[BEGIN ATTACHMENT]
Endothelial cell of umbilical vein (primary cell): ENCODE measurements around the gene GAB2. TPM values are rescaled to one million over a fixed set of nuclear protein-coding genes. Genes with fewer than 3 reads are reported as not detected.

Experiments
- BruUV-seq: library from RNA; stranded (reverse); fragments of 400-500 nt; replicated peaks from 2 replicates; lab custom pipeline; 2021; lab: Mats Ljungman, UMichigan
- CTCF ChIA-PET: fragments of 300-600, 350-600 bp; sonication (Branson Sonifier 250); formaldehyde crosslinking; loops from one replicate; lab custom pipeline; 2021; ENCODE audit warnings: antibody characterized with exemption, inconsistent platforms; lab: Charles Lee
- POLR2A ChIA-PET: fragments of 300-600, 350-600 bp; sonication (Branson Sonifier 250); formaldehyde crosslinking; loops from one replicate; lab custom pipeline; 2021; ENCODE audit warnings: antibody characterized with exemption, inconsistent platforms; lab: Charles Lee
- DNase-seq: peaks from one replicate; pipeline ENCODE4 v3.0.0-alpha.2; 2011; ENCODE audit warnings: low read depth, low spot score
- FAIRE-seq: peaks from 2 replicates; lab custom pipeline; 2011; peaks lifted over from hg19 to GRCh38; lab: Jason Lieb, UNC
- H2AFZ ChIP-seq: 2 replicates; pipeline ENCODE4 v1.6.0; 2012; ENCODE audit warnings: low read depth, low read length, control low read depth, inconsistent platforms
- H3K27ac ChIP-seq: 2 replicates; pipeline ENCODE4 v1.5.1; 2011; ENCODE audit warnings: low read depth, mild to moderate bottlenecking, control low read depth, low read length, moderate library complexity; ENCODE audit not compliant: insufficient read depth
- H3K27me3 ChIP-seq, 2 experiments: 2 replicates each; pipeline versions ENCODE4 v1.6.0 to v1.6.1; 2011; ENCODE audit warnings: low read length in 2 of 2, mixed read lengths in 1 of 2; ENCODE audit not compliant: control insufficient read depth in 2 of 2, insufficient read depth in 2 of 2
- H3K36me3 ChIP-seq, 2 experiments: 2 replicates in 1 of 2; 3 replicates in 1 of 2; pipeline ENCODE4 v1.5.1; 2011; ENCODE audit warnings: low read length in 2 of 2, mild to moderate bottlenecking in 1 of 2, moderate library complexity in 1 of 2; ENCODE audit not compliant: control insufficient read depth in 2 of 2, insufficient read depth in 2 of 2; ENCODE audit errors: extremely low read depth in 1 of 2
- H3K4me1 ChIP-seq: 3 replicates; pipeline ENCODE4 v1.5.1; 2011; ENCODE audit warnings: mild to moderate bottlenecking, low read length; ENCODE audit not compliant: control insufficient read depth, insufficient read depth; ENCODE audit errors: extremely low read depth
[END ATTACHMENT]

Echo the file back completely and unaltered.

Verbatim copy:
Endothelial cell of umbilical vein (primary cell): ENCODE measurements around the gene GAB2. TPM values are rescaled to one million over a fixed set of nuclear protein-coding genes. Genes with fewer than 3 reads are reported as not detected.

Experiments
- BruUV-seq: library from RNA; stranded (reverse); fragments of 400-500 nt; replicated peaks from 2 replicates; lab custom pipeline; 2021; lab: Mats Ljungman, UMichigan
- CTCF ChIA-PET: fragments of 300-600, 350-600 bp; sonication (Branson Sonifier 250); formaldehyde crosslinking; loops from one replicate; lab custom pipeline; 2021; ENCODE audit warnings: antibody characterized with exemption, inconsistent platforms; lab: Charles Lee
- POLR2A ChIA-PET: fragments of 300-600, 350-600 bp; sonication (Branson Sonifier 250); formaldehyde crosslinking; loops from one replicate; lab custom pipeline; 2021; ENCODE audit warnings: antibody characterized with exemption, inconsistent platforms; lab: Charles Lee
- DNase-seq: peaks from one replicate; pipeline ENCODE4 v3.0.0-alpha.2; 2011; ENCODE audit warnings: low read depth, low spot score
- FAIRE-seq: peaks from 2 replicates; lab custom pipeline; 2011; peaks lifted over from hg19 to GRCh38; lab: Jason Lieb, UNC
- H2AFZ ChIP-seq: 2 replicates; pipeline ENCODE4 v1.6.0; 2012; ENCODE audit warnings: low read depth, low read length, control low read depth, inconsistent platforms
- H3K27ac ChIP-seq: 2 replicates; pipeline ENCODE4 v1.5.1; 2011; ENCODE audit warnings: low read depth, mild to moderate bottlenecking, control low read depth, low read length, moderate library complexity; ENCODE audit not compliant: insufficient read depth
- H3K27me3 ChIP-seq, 2 experiments: 2 replicates each; pipeline versions ENCODE4 v1.6.0 to v1.6.1; 2011; ENCODE audit warnings: low read length in 2 of 2, mixed read lengths in 1 of 2; ENCODE audit not compliant: control insufficient read depth in 2 of 2, insufficient read depth in 2 of 2
- H3K36me3 ChIP-seq, 2 experiments: 2 replicates in 1 of 2; 3 replicates in 1 of 2; pipeline ENCODE4 v1.5.1; 2011; ENCODE audit warnings: low read length in 2 of 2, mild to moderate bottlenecking in 1 of 2, moderate library complexity in 1 of 2; ENCODE audit not compliant: control insufficient read depth in 2 of 2, insufficient read depth in 2 of 2; ENCODE audit errors: extremely low read depth in 1 of 2
- H3K4me1 ChIP-seq: 3 replicates; pipeline ENCODE4 v1.5.1; 2011; ENCODE audit warnings: mild to moderate bottlenecking, low read length; ENCODE audit not compliant: control insufficient read depth, insufficient read depth; ENCODE audit errors: extremely low read depth